This ring from the collection of the Victoria and Albert Museum is a prime example of a signet’s reuse. The Roman intaglio, carved in jasper, dates to the third century CE and was reset in this gold ring design in the 13th century. © Victoria and Albert Museum, London

Gross explained, “During the late 19th century, (signet) rings became more of a status symbol, rather than a legal mark. The tops of the rings had decoration or engraving (and) often were gem set, or if they were metal intensive, they bore initials done in shallow-yet-decorative engraving. You could probably say that it was in the 19th century that signet rings became more of a personal statement.”
Stoehrer noted that the signet style was most popular in antiquity, with a resurgence in the Middle Ages and the Renaissance period.

“In (the Museum of Fine Arts, Boston’s) collection of carved gems we have a lot of ancient carved gems that have been set in rings (from the Middle Ages). We see these gemstones being reused by subsequent generations to become more of a fashionable style rather than a signature.”
Stoehrer added that the practice of repurposing gems in updated jewelry styles wasn’t necessarily a new practice in the Middle Ages. “We know that things like cameos were being reused and set into new pieces of jewelry as early as the third century B.C.,” she said.

The Modern Interpretation

Today’s signet rings aren’t dissimilar to ancient styles. Many embrace the personalized aspect of signet rings, engraving them with customers’ monograms or the initials of their loved ones, a practice which “makes memories wearable,” according to Single Stone designers Ari and Corina Madilian.

Ariel Gordon has built her fine jewelry business on the nostalgic appeal of custom jewelry like engraved signet rings. She feels that personalization lends an importance to jewelry that goes beyond accessorizing.

“Most of the jewels in my personal uniform are custom engraved or set with birthstones for my loved ones,” said Gordon. “It feels more deliberate this way and less like I’m just piling things on for no reason. A signet ring is the pinnacle of personalized jewelry.”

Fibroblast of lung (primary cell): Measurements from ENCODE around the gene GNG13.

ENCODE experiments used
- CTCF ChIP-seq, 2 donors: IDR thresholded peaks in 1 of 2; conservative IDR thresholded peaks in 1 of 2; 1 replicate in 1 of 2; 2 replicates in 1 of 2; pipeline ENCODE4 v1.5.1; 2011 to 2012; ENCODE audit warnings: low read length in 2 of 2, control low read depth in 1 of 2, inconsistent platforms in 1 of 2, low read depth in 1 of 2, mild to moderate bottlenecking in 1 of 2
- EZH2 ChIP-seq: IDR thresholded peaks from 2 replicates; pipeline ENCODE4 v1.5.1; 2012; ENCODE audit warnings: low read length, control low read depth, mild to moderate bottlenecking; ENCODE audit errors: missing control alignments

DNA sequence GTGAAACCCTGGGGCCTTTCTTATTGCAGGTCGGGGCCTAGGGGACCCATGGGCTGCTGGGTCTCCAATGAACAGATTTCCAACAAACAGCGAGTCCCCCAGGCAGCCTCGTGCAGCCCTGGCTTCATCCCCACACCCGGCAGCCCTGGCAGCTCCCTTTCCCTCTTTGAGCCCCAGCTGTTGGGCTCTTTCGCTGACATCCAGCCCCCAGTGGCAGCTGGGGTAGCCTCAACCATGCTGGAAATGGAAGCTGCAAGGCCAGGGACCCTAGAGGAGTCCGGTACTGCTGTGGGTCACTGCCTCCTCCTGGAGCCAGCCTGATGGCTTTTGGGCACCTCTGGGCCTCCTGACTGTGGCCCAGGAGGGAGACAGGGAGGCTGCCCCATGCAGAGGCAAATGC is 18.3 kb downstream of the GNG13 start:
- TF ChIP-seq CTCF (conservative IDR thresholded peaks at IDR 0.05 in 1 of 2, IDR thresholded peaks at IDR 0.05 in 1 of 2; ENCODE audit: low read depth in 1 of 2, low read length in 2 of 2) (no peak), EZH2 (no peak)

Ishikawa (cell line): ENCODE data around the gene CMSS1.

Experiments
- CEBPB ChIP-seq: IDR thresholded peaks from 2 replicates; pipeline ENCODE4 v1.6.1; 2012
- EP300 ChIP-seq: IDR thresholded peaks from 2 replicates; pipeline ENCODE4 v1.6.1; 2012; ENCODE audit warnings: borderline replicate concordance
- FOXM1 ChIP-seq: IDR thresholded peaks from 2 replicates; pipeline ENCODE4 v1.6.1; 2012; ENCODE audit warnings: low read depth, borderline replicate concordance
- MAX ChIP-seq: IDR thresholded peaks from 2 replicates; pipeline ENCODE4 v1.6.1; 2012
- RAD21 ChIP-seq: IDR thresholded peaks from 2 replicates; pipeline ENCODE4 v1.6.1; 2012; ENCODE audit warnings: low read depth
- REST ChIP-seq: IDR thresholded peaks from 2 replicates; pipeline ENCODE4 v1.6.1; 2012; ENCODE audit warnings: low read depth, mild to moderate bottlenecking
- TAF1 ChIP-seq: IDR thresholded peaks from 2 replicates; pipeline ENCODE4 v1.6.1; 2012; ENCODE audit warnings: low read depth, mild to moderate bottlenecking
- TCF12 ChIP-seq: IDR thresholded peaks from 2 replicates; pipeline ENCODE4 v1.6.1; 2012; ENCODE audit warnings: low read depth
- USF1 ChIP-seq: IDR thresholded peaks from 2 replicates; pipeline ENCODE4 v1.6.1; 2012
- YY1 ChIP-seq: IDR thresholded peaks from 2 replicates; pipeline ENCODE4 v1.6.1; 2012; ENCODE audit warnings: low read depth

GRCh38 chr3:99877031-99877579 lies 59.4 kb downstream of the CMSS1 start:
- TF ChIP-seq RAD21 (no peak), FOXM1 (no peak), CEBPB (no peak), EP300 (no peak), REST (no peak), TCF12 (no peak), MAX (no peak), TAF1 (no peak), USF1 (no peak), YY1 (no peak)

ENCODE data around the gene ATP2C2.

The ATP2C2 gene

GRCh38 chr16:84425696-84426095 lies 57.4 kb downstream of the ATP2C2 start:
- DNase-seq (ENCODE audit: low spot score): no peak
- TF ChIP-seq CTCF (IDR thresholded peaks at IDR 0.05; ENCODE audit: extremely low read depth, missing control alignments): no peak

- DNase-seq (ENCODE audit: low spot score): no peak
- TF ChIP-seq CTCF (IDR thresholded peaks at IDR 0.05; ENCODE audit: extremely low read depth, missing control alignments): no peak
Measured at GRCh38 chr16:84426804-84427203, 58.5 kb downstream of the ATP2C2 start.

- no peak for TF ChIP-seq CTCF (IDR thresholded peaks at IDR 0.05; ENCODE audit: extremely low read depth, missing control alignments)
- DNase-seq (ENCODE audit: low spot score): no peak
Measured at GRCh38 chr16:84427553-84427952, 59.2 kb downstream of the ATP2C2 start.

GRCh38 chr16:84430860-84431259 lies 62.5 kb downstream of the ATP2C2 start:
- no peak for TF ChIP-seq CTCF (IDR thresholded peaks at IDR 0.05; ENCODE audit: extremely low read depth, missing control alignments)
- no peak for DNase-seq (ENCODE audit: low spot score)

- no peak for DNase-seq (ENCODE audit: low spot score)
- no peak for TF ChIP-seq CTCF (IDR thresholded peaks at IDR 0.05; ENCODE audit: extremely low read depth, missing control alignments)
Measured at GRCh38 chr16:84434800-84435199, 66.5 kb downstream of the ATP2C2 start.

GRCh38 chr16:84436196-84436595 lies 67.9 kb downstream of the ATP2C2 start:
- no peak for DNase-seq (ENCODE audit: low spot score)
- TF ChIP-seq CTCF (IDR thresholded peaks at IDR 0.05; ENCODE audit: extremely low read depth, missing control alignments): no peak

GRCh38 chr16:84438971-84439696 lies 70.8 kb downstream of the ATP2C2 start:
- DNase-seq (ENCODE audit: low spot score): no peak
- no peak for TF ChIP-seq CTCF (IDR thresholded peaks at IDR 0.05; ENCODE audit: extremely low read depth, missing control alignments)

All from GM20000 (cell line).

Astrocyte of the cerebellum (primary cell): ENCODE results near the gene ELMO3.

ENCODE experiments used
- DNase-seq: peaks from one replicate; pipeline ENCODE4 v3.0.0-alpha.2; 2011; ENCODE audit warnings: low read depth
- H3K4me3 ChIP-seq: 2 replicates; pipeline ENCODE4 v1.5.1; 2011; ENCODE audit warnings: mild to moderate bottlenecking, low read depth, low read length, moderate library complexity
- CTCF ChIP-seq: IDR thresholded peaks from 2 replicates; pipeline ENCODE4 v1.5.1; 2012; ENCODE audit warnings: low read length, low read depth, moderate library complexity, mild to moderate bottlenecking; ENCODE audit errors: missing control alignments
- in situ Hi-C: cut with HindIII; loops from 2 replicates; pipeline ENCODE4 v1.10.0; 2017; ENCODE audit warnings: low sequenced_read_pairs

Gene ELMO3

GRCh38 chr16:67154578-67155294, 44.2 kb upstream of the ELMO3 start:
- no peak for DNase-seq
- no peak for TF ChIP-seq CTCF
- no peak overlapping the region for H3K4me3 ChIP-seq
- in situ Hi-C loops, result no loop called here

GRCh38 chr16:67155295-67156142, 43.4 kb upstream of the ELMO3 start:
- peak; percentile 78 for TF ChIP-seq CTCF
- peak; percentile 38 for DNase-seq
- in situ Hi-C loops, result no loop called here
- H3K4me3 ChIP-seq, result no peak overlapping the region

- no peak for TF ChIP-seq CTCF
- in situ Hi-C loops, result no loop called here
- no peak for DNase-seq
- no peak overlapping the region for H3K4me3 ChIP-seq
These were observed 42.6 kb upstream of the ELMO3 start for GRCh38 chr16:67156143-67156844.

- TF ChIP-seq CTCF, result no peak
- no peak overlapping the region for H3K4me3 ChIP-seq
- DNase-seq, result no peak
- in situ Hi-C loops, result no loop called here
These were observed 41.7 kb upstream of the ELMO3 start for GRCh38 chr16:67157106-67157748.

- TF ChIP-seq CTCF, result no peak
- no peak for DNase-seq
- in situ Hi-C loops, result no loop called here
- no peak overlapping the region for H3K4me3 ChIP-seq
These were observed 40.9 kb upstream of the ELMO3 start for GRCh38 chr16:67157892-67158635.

Designer Elisa Solomon, who makes an oval-shaped signet ring in her signature organic, handmade style said, “I often inscribe (signet rings) with a bride’s married monogram or the first initial of a newborn’s name; I have also created pieces with specific birthstones. I love that they connect to a person’s individuality.”

Many designers noted the automatic heirloom status of a piece of jewelry that has been personalized to represent its wearer.

“My secret hope is that my customers view my designs as modern heirlooms to be passed down through generations, as so many of those seals were in the past,” said Delphine Leymarie, whose skull signet ring invokes the macabre mood of many historical designs.

Letters by Zoe designer Stephanie Hayoun said, “I personally possess my ancestors’ signet rings and love their simple and historic beauty and the tangible link it affords me to my family.”

The Next Incarnation

Foundrae designer Beth Bugdaycay constructed an entire range of fine jewelry around enamel-adorned signet rings with inscriptions and images that are talisman-like in their symbolism. “The cigar bands and signet rings were the very first pieces designed,” she said. “They embodied the idea of creating future heirlooms that capture at least a piece of (a woman’s) story and ideally help to inspire her next chapter.”

Designer Alison Chemla, of the brand Alison Lou, has done the most with signet rings in terms of modernizing the design and adapting the classic style to a uniquely 21st century point of view. Her playful, emoji-inspired offerings are at their wittiest in her hefty signet styles that feel as luxurious as they do clever.

“Playing with classic jewelry norms is something I do often in my designs,” said Chemla. “I love the history behind (signet rings) and the way that they look; however, instead of using my signet rings as a seal of identification, I’ve made them a seal of your personality.”
Ashley Davisis the senior editor, fashion at National Jeweler, covering all things related to design, style and trends.